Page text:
The final work displayed in the show’s second room is the $10 activity book Let’s Learn About Canadian Art with the Cedar Tavern Singers. Its retro, tongue-in-cheek exercises include “Connect the dots to see Eric Cameron’s thick painting,” “Fastwürms need matching hats for their performance. Which two are the same?” and “Istvan Kantor wants to do a surprise action! Help him draw a blood X below!” Like CTS’s songs, these pages reframe and revamp arcane moments, facts and details of the Canadian art world into popular, low-fi, introductory format.
The final room of the show features a high-art-meets-pop-cult mashup of a different sort: a perfume based on the plein-air painting practice of iconic Canadian artists like the Group of Seven. Called Terre Sauvage, the bright-pink perfume is packaged for display in maple-leaf-shaped bottles. A tester releases a strong (and in fact, difficult to shake) spruce-pine smell—an allegory, perhaps, for the lingering, permeating way that the G7’s legacy persists in the Canadian art world, or at least in popular perceptions thereof.
Overall, CTS’s work offers a refreshingly unpretentious approach to what many publics experience as one of the most snooty, exclusive and high-falutin’ social spheres around: the art world. (That’s not to say there aren’t lots of nice people in the art world; it’s just that they might often use a lot of terminology and processes that tend to shut out, or turn off, the unconverted.) For persisting in this effort of friendliness, fun and education—or, in their titular parlance, “Art Snob Solutions”—I salute CTS. McTrowe and Wong’s spirit is a rare one on the exhibition circuit, Canadian and otherwise.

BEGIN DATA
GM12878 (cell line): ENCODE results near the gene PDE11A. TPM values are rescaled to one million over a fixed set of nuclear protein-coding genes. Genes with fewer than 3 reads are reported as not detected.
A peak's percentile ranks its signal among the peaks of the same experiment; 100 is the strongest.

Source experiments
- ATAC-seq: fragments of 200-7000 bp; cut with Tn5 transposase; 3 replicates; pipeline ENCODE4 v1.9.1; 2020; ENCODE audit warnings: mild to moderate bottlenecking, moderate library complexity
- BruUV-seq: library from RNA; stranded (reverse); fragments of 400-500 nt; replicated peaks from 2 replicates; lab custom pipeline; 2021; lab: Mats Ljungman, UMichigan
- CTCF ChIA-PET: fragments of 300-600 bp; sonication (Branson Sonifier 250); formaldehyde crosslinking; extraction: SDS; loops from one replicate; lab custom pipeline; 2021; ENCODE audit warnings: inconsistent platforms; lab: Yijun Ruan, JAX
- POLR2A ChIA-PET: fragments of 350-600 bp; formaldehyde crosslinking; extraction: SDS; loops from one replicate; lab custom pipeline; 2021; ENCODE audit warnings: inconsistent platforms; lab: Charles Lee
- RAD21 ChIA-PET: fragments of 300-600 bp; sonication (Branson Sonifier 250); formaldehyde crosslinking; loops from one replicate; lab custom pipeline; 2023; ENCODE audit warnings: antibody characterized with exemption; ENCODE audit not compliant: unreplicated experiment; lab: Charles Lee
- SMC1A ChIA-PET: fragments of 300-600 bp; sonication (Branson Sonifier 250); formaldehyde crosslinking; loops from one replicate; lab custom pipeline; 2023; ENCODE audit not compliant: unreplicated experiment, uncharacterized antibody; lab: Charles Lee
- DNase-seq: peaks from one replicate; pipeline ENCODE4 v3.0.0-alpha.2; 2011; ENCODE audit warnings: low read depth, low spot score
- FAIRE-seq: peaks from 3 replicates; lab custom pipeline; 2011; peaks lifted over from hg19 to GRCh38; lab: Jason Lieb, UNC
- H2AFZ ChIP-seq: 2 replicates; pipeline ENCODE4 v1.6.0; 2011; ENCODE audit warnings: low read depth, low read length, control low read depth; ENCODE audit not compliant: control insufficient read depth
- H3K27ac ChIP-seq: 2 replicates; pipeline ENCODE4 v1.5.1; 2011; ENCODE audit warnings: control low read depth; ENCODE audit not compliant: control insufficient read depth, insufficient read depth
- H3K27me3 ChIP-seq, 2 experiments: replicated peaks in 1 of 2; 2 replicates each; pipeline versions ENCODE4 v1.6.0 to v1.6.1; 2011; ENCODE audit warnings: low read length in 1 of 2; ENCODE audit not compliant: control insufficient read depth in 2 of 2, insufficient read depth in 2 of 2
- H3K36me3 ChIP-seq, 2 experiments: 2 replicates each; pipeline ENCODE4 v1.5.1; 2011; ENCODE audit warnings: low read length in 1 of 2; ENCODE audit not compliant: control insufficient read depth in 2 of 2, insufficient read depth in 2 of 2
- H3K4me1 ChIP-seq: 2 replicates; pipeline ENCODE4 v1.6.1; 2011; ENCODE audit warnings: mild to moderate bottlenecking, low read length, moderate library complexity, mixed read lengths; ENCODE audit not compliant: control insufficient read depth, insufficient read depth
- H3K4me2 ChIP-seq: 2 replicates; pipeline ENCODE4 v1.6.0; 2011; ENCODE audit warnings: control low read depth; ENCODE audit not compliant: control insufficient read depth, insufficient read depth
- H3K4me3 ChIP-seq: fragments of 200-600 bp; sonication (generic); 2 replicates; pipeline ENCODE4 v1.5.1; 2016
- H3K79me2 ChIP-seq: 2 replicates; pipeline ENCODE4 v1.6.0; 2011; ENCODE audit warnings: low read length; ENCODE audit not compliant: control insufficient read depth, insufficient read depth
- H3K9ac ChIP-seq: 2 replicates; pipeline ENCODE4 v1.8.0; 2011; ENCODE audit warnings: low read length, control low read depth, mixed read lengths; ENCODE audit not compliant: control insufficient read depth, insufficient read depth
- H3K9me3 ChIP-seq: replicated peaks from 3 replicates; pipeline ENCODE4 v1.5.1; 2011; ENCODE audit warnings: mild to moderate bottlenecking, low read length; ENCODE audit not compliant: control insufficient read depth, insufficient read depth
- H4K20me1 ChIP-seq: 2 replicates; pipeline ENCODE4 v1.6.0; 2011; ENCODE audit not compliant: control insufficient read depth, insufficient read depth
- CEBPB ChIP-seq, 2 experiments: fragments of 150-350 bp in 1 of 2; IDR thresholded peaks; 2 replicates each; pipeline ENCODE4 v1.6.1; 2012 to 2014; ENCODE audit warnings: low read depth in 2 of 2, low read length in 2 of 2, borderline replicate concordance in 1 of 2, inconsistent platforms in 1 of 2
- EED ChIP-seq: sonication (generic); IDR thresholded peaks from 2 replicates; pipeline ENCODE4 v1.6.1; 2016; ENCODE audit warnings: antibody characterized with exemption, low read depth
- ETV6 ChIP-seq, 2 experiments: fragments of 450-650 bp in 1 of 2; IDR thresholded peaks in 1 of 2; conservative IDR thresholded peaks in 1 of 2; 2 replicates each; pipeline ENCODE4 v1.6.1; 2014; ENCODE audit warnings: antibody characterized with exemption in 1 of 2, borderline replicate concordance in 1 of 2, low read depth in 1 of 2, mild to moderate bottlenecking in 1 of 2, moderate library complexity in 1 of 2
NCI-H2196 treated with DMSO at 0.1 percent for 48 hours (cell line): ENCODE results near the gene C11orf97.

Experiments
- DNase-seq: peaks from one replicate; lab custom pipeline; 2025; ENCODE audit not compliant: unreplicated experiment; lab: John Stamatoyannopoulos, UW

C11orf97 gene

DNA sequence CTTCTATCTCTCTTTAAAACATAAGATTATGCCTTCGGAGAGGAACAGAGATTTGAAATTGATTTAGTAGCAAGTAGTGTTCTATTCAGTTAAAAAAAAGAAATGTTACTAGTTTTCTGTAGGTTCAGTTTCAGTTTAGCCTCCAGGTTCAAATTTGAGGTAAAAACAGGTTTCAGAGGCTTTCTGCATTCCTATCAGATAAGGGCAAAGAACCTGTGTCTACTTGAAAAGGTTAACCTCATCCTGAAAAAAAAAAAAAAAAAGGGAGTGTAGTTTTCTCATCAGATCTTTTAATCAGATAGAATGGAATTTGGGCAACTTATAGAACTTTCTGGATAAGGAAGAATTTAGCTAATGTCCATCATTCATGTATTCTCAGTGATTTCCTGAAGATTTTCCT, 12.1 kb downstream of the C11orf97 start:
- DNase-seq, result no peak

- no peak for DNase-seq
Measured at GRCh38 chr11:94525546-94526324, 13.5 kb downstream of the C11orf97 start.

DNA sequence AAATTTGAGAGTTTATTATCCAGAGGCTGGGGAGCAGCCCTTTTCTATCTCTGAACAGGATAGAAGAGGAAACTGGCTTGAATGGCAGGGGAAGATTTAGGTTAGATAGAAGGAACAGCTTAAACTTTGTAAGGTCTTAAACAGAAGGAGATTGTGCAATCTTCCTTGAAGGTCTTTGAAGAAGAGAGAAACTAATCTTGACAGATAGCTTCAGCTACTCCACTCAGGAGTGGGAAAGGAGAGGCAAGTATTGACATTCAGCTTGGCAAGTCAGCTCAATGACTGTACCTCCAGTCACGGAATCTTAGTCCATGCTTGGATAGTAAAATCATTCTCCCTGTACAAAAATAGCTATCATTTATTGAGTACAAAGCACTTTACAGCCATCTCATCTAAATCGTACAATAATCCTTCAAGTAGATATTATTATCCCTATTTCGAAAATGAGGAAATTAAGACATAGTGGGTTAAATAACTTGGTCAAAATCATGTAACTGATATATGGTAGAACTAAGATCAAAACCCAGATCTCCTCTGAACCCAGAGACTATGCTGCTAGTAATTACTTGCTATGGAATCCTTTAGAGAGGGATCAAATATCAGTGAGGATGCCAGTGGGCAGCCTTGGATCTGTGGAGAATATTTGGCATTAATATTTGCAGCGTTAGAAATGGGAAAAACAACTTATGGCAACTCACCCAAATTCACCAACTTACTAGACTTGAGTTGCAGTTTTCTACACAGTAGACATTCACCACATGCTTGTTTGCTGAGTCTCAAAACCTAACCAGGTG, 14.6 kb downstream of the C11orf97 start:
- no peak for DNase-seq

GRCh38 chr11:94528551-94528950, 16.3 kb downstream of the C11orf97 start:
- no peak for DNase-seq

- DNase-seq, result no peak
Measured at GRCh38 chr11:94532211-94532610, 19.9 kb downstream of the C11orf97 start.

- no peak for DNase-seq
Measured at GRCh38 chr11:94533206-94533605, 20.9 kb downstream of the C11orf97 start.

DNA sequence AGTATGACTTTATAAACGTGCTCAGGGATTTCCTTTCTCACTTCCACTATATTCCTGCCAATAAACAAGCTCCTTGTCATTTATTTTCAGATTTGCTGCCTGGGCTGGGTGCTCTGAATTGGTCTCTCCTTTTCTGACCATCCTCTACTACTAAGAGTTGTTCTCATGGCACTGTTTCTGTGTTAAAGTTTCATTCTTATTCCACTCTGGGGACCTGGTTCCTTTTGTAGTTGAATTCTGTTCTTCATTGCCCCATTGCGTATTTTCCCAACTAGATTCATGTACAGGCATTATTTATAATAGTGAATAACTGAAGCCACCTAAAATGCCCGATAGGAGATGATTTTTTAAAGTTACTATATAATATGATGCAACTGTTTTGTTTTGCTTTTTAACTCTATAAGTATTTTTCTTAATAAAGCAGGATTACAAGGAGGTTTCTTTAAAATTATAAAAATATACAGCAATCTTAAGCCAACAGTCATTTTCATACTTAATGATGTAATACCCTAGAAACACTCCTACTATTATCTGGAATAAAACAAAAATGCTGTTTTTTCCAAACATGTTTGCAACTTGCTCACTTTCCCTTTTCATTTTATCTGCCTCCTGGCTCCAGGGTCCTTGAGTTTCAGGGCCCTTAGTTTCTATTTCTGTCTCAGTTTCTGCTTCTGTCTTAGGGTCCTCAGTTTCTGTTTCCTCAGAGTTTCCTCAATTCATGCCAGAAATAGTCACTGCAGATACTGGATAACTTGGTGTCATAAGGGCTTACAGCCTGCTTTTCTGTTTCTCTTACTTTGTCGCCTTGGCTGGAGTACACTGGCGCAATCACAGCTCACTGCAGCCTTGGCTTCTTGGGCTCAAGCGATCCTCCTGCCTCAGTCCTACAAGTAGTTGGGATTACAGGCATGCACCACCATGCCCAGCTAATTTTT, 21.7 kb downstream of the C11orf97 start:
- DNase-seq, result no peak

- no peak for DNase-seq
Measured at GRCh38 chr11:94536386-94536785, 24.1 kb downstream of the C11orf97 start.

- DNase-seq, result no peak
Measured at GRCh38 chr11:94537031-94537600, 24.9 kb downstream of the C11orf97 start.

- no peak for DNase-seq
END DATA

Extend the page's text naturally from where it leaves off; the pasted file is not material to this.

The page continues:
However, I remain cautious about CTS’s EP liner-notes statement that “through this juxtaposition of esoteric art historical knowledge and popular culture we attempt to covertly expose this information to a wider audience.” My caution emerges from the fact that as much as I appreciate CTS’s efforts, I am an art insider—one of the converted. As a thank-you wall text indicates, many of the people who submitted to Draw Your Favourite Canadian Work of Art and Win Big! are also of this ilk. And given that most of CTS’s performances of late are in art galleries and that their recordings and activity books are distributed via similar institutions, it seems they may have more “insider” appeal than “wider audience” effect.
(To be fair, the group does distribute songs on MySpace and McTrowe has a feed on YouTube as well, so I can recognize that they are trying to get beyond the usual art-world bounds. I am assuming that the online audience continues to be mainly those already in the know.)
Nonetheless, there is something about CTS’s work—particularly the drawing project and comments project at CUAG—that I find quite touching. Through disarmingly simple gestures, CTS invites us to examine and explore something that can actually be quite complicated and unspoken: our relationships and experiences, whether collective or individual, to Canadian art and its subcultures. At my most optimistic, I would hope that CTS’s works—by gently and absurdly highlighting the art world’s popular blind spots—may also encourage art insiders to consider sharing those aesthetic and affective relationships and experiences with the many publics who may not (at this time, at least) feel welcome or entitled to participate in the same way.